In any and all circumstances I have learned the secret of being content.
– Paul the apostle in Philippians 4:12
In the later years of his life, the apostle Paul evidently thought a lot about the power of contentment. He wrote the quotation about “the secret of being content” while being held for two years as a prisoner in Rome, essentially on the charge of doing the Lord’s work. To Paul, the secret was not some meditation mantra or stoic attitude that generates a feeling of contentment. The secret was contentment itself—the reality of being content with the Lord’s indwelling presence and empowerment in any and all situations.
Paul penned his first letter to Timothy probably after being released from that lengthy, unjust Roman imprisonment. His younger missionary coworker Timothy was in Ephesus, trying to help the church there fend off the destructive effects of heretical teachers. Paul evidently still had “the secret” on his mind when he reminded Timothy that “godliness with contentment is great gain” (1 Tim. 6:6). Timothy could be content with Christ’s indwelling presence and power in Ephesus just as Paul had been in Rome. Or Timothy could lose that contentment if he wasn’t careful to keep his eyes on Jesus.
In 1 Timothy 6:6-19, we can see three ways that believers lose their contentment if they take their eyes (and confidence) off of Jesus.
Believers can lose true contentment in Christ by fixating on money. Money itself is not the problem. As stewards, we believers are called to manage our possessions wisely—as gifts from God. To do so, we must remember that money is a tool, a medium of exchange whereby we buy and sell goods and services. The problem comes when we lose control of our money and it takes control of us. This is why Jesus taught in the Sermon on the Mount, “You cannot serve both God and money” (Matt. 6:24b).
Paul previously had reminded Timothy that devoted church pastors were worthy of being financially supported by their congregations (1 Tim. 5:17-18). Many of the false teachers, however—and some of the wealthy church members too—were fixated on money. They were more devoted to money than to the Lord. Thus, Paul warned that “the love of money is a root of all kinds of evil, and by craving it, some have wandered away from the faith and pierced themselves with many griefs” (1 Tim. 6:10). Loving money more than Christ is one sure way for a believer to lose contentment.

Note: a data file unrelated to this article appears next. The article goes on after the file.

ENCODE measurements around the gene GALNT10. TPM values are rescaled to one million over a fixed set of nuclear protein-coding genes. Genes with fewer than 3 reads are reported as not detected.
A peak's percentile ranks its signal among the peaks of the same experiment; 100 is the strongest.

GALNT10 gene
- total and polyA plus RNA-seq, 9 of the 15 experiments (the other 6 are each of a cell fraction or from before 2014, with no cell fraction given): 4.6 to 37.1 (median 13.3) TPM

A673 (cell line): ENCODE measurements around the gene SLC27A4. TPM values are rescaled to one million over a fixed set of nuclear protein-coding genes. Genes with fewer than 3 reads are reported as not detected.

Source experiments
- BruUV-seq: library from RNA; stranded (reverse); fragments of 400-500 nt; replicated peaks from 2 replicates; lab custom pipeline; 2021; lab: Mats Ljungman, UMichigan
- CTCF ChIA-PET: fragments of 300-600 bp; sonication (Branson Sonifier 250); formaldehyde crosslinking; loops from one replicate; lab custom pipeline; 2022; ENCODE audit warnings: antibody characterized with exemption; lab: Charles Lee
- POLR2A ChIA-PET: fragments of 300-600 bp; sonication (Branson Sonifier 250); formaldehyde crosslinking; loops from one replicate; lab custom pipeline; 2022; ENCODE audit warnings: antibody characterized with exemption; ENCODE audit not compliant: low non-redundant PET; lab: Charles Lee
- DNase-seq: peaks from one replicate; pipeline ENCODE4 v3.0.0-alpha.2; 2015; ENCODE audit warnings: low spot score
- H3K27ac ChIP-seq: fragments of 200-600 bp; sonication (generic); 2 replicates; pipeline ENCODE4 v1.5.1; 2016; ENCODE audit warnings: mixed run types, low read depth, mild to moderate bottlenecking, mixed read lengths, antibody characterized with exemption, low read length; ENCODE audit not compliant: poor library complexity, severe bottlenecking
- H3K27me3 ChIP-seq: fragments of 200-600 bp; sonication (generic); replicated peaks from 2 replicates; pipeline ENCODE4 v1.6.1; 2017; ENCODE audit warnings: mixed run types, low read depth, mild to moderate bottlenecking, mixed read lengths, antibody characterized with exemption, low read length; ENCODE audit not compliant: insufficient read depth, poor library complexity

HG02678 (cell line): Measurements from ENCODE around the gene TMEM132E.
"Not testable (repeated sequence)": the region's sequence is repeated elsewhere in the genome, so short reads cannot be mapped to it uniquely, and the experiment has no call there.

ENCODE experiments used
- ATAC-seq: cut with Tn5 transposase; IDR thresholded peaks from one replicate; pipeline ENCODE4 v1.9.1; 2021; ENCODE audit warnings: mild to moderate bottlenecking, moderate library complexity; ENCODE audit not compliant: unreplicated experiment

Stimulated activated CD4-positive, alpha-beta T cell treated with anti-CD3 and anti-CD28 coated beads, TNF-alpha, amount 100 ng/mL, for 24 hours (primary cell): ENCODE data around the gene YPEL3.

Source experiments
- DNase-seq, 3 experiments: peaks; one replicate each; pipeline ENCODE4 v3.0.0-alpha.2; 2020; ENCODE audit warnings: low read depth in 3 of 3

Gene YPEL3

Believers can lose contentment in Christ by surrendering to the tyranny of the present. The Christian life is no game, but sometimes we think about life in those terms. In this regard, we can imagine two approaches to life: one, a “pinball approach” and the second, a “chess approach.” In the “pinball approach,” life is little more than being ricocheted from one event to another with little thought of direction or meaning. By contrast, the “chess approach” takes the long view about life, thinks strategically, and keeps the end goal in mind while dealing with day-to-day successes and setbacks.
Paul urged Timothy not to let ministry setbacks in Ephesus define his life and work in that city. He exhorted Timothy instead to “pursue righteousness, godliness, faith, love, endurance, and gentleness” (1 Tim. 6:11). These are qualities of eternal life that may not seem flashy in the present but will endure both in this life and the life to come. As believers, we can be content in any and all circumstances—plentiful times or painful times—because we have assurance about how life turns out for us in the end. We win! We win because Christ has already defeated the enemy. One day He will come again to usher His church into the victory of eternal life (1 Tim. 6:14-16). Losing sight of that future victory in Christ is a second sure way of losing contentment.
Believers can lose contentment in Christ by turning inward and shutting out all concern for others. Returning to the danger of losing contentment by fixating on money, Paul instructed Timothy to warn wealthy church members in Ephesus not to put their hope in the size of their bank accounts (1 Tim. 6:17-19). Believers who put their hope in God consider their wealth as a gift from Him to be used “to do what is good, to be rich in good works, [and] to be generous and willing to share” (1 Tim. 6:18). In contrast, those who are in love with their bank accounts often turn inward, become greedy for more, and ignore the needs of others. In the process, these lovers of money lose their grasp of what is truly life. They fall victim to the third sure way of losing contentment.
What about you? Have you learned the secret of being content in Christ? Or are you in danger of losing your contentment?
David Briscoe is a content editor at LifeWay for Explore the Bible resources.